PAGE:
In September 2017, in his first column for the Washington Post, Saudi journalist Jamal Khashoggi described the repression in his home country as “unbearable” and called out Crown Prince Mohammed bin Salman for creating an environment of “fear” and “intimidation.” A year later, Khashoggi was murdered by a Saudi hit squad. Between those two events, the crown prince told an aide that Khashoggi may need to be brought to heel “with a bullet” and Saudi officials developed a plan to kidnap the journalist, according to U.S. intelligence as reported in the New York Times and the Washington Post.
For the past year, we at the Committee to Protect Journalists (CPJ), a global press freedom and advocacy organization, have been asking the Trump administration one simple question: Did the United States warn Khashoggi of the threat against his life?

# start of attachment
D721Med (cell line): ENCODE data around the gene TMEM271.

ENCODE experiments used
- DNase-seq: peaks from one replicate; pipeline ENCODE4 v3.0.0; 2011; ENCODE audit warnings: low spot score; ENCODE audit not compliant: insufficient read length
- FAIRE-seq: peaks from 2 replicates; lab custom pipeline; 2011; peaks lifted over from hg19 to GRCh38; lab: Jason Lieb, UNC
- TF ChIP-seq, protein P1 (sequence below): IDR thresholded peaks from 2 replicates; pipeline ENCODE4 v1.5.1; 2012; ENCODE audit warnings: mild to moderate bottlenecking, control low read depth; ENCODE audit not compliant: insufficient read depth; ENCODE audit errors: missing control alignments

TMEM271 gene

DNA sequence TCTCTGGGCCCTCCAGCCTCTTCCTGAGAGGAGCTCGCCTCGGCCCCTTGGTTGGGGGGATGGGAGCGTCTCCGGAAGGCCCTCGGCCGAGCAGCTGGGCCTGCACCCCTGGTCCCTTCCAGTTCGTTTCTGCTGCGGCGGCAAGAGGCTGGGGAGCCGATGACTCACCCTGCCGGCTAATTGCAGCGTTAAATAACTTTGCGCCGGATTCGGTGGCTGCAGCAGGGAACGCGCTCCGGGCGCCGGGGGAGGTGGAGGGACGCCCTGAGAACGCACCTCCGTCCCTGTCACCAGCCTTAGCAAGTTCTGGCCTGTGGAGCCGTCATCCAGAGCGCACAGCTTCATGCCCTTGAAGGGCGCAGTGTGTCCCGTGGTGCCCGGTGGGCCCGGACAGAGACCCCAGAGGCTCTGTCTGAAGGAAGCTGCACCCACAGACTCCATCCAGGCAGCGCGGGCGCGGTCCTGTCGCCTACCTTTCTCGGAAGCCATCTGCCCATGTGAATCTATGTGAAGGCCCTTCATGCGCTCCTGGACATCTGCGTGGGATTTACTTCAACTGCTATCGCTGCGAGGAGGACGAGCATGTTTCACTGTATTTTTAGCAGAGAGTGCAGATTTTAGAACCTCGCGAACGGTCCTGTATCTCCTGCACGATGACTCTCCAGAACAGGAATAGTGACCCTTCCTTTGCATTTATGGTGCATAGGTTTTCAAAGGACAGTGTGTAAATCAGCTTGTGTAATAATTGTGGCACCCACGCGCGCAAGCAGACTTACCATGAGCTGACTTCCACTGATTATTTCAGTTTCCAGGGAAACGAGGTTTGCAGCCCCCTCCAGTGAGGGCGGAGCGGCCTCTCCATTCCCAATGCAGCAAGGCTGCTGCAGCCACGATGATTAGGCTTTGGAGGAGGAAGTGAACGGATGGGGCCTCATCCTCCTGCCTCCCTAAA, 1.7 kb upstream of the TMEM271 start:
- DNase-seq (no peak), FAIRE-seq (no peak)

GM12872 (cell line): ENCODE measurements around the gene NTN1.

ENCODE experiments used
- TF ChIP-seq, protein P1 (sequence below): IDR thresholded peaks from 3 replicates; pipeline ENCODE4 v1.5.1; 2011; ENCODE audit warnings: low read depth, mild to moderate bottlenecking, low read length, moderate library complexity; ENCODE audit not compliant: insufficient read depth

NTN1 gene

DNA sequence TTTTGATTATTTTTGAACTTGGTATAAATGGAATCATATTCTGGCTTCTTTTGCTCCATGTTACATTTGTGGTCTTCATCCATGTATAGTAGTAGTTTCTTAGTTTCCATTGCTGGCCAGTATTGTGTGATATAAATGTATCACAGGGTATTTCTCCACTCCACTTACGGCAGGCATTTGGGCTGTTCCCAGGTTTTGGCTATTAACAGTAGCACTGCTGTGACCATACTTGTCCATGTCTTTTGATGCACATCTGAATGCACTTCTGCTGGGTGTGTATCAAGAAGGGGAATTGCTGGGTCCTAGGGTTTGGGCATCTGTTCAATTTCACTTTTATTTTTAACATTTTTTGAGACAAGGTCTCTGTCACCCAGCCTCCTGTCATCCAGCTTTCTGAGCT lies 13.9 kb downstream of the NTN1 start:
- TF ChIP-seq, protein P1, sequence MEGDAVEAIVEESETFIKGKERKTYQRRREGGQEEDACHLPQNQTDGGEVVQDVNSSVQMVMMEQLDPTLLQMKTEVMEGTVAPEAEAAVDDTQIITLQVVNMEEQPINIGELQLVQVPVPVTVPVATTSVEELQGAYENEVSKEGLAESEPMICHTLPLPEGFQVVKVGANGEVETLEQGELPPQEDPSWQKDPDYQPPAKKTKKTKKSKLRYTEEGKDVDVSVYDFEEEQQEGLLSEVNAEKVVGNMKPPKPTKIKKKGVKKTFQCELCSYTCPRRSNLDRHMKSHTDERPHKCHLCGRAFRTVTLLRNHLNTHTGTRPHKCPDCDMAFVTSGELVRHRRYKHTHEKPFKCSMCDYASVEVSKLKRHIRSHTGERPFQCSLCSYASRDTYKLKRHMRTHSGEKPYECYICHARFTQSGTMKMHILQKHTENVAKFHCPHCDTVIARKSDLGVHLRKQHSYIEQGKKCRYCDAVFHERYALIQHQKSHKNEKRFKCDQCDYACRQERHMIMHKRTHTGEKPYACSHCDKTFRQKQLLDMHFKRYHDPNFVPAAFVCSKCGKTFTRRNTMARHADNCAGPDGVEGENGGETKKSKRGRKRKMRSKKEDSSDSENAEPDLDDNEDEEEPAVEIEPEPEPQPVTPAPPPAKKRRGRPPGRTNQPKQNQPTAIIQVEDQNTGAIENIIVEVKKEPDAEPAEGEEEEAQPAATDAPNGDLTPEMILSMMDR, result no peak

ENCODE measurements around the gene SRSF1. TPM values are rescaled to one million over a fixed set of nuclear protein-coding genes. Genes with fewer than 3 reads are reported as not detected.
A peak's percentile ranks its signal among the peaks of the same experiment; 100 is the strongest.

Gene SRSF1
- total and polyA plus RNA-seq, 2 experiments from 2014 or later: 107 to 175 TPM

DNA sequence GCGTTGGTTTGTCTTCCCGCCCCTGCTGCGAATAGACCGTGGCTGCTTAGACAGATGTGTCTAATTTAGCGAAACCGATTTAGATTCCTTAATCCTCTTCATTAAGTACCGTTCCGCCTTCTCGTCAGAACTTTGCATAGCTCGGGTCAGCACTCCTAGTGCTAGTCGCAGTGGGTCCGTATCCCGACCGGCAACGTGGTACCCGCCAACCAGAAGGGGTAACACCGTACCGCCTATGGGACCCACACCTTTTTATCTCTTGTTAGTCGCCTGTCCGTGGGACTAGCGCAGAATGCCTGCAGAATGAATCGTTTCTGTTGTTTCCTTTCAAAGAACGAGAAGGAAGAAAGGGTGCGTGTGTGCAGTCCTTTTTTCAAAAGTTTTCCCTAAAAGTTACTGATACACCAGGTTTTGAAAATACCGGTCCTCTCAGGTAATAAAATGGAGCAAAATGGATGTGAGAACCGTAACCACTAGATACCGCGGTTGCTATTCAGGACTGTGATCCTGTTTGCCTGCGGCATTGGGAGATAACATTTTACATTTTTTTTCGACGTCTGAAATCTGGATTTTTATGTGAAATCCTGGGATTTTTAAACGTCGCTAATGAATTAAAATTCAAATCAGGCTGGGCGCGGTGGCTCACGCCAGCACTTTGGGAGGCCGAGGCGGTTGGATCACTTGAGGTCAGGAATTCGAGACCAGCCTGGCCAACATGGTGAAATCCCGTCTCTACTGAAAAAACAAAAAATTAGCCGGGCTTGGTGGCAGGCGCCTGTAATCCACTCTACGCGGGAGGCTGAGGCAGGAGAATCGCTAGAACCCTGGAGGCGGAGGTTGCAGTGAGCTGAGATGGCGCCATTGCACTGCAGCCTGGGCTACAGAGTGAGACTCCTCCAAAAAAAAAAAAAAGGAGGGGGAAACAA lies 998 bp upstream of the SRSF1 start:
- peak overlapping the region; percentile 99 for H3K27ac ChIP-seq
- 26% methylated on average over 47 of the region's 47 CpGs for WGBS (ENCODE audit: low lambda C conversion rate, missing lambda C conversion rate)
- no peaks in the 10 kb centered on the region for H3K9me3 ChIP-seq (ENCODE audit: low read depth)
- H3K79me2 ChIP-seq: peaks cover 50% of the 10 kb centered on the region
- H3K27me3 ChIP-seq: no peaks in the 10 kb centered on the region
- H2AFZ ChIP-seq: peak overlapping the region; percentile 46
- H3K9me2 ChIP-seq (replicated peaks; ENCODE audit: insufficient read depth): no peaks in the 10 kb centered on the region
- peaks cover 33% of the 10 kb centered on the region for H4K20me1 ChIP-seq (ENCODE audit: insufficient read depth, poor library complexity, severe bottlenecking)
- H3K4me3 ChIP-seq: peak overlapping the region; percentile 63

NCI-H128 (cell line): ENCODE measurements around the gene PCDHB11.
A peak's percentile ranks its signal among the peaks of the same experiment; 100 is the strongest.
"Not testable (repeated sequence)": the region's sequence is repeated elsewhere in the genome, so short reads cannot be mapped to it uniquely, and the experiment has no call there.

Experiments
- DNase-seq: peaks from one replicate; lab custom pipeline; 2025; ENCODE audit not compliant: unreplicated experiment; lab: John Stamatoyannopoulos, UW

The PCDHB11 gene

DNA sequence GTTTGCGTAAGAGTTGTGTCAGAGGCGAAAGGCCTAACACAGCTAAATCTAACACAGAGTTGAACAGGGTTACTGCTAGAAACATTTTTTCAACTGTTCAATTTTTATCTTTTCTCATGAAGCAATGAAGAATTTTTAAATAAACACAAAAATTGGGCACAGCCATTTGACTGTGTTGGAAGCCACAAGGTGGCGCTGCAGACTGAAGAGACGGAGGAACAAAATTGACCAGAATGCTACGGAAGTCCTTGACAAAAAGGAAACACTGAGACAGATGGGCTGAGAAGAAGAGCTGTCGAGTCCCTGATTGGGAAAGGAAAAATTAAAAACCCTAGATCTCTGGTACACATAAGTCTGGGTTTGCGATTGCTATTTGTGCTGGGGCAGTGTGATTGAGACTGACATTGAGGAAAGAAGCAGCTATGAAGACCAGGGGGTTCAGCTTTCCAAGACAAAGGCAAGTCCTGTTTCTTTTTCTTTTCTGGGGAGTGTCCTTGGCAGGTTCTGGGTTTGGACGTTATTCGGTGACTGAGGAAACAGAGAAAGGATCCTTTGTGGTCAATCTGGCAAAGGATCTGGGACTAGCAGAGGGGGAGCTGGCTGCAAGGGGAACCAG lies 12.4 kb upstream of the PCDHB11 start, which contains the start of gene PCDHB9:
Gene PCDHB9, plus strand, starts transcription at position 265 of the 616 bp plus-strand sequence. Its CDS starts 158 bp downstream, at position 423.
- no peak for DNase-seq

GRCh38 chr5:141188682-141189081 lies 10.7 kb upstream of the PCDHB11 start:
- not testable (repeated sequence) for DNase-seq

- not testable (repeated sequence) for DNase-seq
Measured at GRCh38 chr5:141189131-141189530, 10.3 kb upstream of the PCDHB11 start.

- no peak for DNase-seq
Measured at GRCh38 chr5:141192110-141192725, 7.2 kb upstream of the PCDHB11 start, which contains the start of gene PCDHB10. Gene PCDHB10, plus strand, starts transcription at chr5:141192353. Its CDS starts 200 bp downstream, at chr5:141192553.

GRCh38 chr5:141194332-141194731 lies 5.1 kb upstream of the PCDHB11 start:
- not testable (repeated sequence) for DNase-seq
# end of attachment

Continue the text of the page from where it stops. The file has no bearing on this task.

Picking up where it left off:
In January, we joined a Freedom of Information Act (FOIA) lawsuit that forced the government to release documents outlining the “Duty to Warn” process, which requires U.S. intelligence officers to warn targets of “an impending threat of intentional killing, serious bodily injury, or kidnapping,” according to National Security Agency documents obtained in the suit. If an intelligence officer declines to warn a threatened subject, he or she must provide written justification for that decision, according to those documents.
The Trump administration will not say whether they followed these procedures to inform Khashoggi of the threat to his life, despite reporting indicating that U.S. intelligence agencies had prior knowledge of the threat posed to him by the Saudi government. So on Sept. 26, we filed a brief in the U.S. District Court for the District of Columbia, asking a judge to compel the administration to disclose how it handled its Duty to Warn obligations for Khashoggi.